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Advance Colorado argued that a provision allowing some candidates to accept double the contribution limits if they agree to limit their spending is unfair. Republican Heidi Ganahl, competing with Lopez for the gubernatorial nomination, accepted those limits and raised at least $138,000 in higher contributions before changing her mind.

Burrows said the limits prevent challengers from running for office or hinder them when they do.

“To have any legitimate chance, a person has to be able to put some of their own money in,” Burrows said during closing arguments Thursday. “It disadvantages people from poor neighborhoods who tend to be racial or ethnic minorities, it disadvantages women.”

Burrows noted that despite inflation adjustments, the limits haven’t kept up with rising costs. Most notably, the $400 limit for state lawmakers hasn’t changed since 2002.

“It significantly restricts the amount of funding for candidates to run an effective campaign,” he said.

Kane agreed that the donation limits are likely too low, and also noted that Advance Colorado presented evidence that the average cost of a competitive legislative contest rose from about “$82,000 to $232,000 in just 12 years.”

The judge agreed with the argument by Assistant Colorado Attorney General Michael Kotlarczyk that a full trial is needed on the issue.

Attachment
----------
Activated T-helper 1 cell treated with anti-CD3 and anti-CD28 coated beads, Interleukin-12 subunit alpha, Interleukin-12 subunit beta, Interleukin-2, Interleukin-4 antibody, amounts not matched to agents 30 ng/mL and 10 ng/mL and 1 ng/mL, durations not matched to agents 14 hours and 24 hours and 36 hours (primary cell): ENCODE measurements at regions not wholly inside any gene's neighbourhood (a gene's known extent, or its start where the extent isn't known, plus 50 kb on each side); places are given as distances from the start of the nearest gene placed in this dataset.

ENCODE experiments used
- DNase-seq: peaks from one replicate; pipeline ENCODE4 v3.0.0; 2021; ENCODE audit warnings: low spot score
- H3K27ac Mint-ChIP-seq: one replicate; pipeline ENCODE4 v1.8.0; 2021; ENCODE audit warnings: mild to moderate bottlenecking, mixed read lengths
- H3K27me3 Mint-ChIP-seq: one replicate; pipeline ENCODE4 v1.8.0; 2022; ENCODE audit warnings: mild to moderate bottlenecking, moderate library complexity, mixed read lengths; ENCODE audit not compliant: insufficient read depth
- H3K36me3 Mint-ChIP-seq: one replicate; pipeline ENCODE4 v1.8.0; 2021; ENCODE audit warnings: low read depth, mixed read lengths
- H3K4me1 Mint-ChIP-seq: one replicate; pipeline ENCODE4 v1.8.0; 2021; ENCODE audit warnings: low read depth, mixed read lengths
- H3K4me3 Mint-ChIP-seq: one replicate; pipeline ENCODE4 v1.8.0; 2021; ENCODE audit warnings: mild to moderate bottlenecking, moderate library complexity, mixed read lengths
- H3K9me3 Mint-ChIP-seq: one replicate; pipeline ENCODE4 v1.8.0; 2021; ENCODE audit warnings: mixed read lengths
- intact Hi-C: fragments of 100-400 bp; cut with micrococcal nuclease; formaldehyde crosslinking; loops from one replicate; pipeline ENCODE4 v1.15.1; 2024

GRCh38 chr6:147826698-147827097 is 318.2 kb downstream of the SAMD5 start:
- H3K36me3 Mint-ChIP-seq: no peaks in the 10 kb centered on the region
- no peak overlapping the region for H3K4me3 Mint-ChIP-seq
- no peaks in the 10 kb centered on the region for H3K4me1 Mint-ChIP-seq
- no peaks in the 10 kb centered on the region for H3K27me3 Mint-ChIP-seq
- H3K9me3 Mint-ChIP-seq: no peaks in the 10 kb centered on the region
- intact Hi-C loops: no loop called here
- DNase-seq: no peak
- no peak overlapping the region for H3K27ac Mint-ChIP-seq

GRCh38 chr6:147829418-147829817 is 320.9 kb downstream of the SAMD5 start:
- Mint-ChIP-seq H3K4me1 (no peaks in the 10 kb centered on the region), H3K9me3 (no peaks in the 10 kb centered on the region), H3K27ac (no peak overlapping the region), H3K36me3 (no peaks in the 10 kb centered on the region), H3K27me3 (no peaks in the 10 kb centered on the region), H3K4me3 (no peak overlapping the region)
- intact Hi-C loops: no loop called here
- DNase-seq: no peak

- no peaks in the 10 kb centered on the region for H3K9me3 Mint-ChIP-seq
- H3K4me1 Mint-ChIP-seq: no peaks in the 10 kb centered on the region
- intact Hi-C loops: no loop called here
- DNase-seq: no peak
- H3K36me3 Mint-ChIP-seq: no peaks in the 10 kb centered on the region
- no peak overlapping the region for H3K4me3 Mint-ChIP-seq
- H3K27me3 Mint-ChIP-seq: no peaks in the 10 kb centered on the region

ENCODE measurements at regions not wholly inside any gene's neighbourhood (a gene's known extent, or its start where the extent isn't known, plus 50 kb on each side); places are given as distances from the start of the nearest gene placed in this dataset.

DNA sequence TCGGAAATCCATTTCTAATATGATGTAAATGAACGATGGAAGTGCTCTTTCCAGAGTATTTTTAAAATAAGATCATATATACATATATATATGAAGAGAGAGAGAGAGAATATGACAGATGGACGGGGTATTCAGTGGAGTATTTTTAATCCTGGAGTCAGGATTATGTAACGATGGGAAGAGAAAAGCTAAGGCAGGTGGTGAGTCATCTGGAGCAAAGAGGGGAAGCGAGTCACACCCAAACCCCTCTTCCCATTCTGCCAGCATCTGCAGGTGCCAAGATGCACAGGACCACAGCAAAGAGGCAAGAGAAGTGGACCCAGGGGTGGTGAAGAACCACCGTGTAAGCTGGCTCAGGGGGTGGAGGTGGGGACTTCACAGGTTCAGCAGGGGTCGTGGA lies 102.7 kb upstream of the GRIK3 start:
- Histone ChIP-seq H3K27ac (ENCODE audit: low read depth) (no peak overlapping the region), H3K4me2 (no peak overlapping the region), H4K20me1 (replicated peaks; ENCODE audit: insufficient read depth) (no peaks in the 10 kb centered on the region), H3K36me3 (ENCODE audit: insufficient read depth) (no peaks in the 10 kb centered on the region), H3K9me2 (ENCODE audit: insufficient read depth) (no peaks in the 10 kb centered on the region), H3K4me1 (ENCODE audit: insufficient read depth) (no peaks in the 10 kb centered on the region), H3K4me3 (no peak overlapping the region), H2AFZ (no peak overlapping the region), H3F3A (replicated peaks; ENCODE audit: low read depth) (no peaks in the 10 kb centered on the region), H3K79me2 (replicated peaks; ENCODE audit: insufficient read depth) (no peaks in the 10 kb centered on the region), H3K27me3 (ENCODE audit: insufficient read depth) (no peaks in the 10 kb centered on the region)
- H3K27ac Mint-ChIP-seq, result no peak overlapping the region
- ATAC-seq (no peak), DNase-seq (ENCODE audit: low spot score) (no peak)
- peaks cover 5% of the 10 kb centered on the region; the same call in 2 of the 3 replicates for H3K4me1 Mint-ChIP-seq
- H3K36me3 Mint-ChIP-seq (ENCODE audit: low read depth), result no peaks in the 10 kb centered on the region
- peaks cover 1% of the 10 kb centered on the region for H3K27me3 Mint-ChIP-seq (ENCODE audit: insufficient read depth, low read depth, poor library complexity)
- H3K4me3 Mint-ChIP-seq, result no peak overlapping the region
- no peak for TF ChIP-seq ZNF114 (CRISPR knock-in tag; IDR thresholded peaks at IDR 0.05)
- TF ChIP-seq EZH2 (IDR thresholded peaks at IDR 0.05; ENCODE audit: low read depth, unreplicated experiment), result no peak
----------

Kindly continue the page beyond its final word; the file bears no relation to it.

“The preliminary injunction is a drastic remedy,” Kotlarczyk said in asking the judge to reject it. “The plaintiffs are seeking to disrupt the status quo that has prevailed in Colorado for the last 20 years.”

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Seth Masket, a political science professor at the University of Denver who leads the school’s Center on American Politics, served as an expert witness for Advance Colorado. He began analyzing campaign finance data last summer, finding that Colorado’s limits favor incumbents.

“My impression is that the campaign finance limits make it somewhat harder for challengers to mount campaigns in Colorado,” he said during the hearing. 

But Kotlarczyk noted that the attorney general’s legal team received Masket’s analysis late last week, and he questioned some of the numbers, including one table that said Republican state Senate candidate Suzanne Taheri (then known as Suzanne Staiert) spent $2.6 million on the contest she lost in 2020. Taheri only spent about $86,000, according to campaign finance reports. 

It appears the number included outside spending, which has soared since the limits took effect in 2004.

“The (independent expenditure committee) money shows that the money is out there, that people are interested in spending in these races,” Burrows said. “It is the system that Colorado has set up that includes these limits that funnels that money into independent spending. And it’s independent spending that quashes the candidates’ messages and harms challengers.”

This is a developing story that will be updated.